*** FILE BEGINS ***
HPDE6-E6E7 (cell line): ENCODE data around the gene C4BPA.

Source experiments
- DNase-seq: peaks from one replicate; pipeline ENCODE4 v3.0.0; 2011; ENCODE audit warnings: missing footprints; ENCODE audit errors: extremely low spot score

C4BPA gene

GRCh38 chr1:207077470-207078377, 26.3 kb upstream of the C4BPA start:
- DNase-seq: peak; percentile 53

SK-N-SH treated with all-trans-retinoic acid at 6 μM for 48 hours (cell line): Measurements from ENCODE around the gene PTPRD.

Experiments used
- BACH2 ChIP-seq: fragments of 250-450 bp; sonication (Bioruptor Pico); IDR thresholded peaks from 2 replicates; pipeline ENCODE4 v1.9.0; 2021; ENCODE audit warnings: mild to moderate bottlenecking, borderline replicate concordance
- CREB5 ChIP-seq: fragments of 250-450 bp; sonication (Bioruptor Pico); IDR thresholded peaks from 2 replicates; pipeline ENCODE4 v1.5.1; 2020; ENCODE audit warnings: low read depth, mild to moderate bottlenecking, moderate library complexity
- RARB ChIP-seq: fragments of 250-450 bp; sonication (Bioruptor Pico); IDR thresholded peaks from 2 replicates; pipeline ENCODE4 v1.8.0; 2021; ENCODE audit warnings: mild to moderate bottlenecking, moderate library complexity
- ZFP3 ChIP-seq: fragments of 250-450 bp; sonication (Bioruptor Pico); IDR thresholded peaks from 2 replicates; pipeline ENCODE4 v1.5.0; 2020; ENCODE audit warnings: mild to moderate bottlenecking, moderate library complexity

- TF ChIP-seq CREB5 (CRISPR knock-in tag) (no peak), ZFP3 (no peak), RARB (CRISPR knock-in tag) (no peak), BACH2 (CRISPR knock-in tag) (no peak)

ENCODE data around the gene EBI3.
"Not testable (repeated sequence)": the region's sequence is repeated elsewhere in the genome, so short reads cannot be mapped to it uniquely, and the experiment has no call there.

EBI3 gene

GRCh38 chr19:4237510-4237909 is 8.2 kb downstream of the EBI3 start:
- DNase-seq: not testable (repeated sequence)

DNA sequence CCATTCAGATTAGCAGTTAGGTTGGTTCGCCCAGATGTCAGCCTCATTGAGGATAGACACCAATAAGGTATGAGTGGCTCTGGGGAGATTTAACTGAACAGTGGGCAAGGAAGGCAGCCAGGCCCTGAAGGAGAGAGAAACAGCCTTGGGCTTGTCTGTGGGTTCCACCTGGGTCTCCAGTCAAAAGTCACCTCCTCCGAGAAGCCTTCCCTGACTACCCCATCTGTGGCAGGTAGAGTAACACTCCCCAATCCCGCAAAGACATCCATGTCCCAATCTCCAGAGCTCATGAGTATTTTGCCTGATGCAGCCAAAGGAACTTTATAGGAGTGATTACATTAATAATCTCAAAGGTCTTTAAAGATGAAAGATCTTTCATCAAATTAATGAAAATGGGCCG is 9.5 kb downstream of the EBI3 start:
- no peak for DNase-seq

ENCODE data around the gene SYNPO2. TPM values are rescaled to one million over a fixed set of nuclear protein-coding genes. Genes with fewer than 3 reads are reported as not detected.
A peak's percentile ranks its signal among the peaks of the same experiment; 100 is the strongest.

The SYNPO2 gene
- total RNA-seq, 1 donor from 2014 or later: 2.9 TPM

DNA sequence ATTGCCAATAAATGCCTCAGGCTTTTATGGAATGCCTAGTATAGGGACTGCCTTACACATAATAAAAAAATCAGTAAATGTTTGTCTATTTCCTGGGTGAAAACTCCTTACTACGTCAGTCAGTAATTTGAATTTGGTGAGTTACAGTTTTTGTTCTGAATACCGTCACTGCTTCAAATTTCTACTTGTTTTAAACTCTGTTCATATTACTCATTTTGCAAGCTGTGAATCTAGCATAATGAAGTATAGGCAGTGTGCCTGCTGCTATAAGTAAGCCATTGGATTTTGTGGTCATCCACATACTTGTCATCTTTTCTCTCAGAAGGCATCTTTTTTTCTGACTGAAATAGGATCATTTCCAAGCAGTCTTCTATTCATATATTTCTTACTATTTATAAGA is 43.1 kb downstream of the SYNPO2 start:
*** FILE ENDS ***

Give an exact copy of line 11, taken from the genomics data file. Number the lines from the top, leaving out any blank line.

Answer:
- RARB ChIP-seq: fragments of 250-450 bp; sonication (Bioruptor Pico); IDR thresholded peaks from 2 replicates; pipeline ENCODE4 v1.8.0; 2021; ENCODE audit warnings: mild to moderate bottlenecking, moderate library complexity